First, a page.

Oscar: Yeah, we can see there are many, many benefits a few, of course, drawbacks, especially complexity. If someone who is now considering, maybe already, this person made the decision that yeah, we’re going to do hybrid IAM. So, to try to visualise that – how to start the project, what happens at that moment? How to start the project? So, what are the goals or outcomes that will need to be achieved by the organisation?

John: It’s always hard to know, when starting a hybrid project is a good idea. Or replacing your existing service is a good idea. It’s best for every organisation to consider it, before they have a traumatic event like a security breach. Security breaches would be an obvious consideration or a security audit, which is one step back from a breach. Where your auditor says – hey, you’re not doing a very good job keeping your legacy system up to date. Or when you did this merger and acquisition, or integrated a business partner as B2B, or reached out to consumers or citizens as B2C, you’re starting to take on lots of liability, because you’re building a user database that’s incredibly huge. And GDPR says I should have a right to forget.

So, you have a lot of liability coming in there that you have to manage. Instead of waiting for a traumatic event, again, like a security breach or an audit event where suddenly your company is thrown into, again, a light state of trauma. Where they’re saying, I’m not going to pass my security audit next year, if I don’t resolve this kind of thing now.

We should all be kind of looking and saying, is my existing stack of software doing everything that I want? Does it serve all of the use cases that I want? Would it scale dynamically, if the marketing department said let’s go get a million more customer leads? So, could my platform scale, if we change business focus. Does it actually serve where the corporation is going, and does running internal services – is that a key function to my business?

If it’s not really a key function to your business, it’s a historical thing – you started in a B2E, so an employee or an internal enterprise-wide identity and access management platform. If you have one of those, and you’ve always had one of those because you think you need one of those, now is a good moment to actually look and say, do you really need one of those?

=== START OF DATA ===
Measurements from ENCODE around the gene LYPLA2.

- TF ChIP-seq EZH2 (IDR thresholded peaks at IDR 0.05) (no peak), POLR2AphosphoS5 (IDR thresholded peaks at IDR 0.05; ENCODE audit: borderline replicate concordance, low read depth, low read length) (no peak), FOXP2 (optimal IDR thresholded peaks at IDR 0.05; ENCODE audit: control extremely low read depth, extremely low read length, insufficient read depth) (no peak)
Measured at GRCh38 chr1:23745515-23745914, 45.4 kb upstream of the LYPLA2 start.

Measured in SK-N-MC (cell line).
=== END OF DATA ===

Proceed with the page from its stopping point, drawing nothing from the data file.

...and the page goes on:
Can you look at Microsoft or Amazon services, here in Europe. Which are incredibly secure and incredibly compliant with all of the legislations and start to utilise hybrid to meet one of the use cases that your current platform isn’t able to do very quickly. And this for me, would be the motivation to start a hybrid project.

Is there a use case, is there a group of users that you’re not servicing very well? Is it for diversity, equity and inclusion, right? Your current UI isn’t compliant, or doesn’t look as nice as it should, or isn’t as accessible as it should be? That could be a good moment for considering, how to start a hybrid project.

Can I get a different UI as something that’s available? And again, a merger and acquisition, it’s a good kind of consideration. If you’re merging with a peer company, that same size, you don’t want to get rid of your application, they don’t want to get rid of their B2E application. Well, that sounds like the definition of a hybrid.

You need a centralised point where everybody can agree. So, there will really be obvious use cases. I think for all of our listeners, anybody who’s following this podcast, will understand that there’s a use case, that’s sitting on their desk, that isn’t being met by their current organisation and maybe can’t even be met by their current organisation.

It’s really hard for the current IT, or developer team to actually resolve and that’s going to be the genesis of the start moment of where to consider a hybrid project. Again, you don’t have to do a complete lift and shift, that’s the pure definition of a hybrid project. You can keep your existing platform, that runs, is very stable, services every use case that you currently have. And only use the hybrid public cloud service, for fulfilling those new use cases, or those difficult use cases, the ones that you aren’t currently able to do. That to me would be the starting moment for nearly all of our listeners.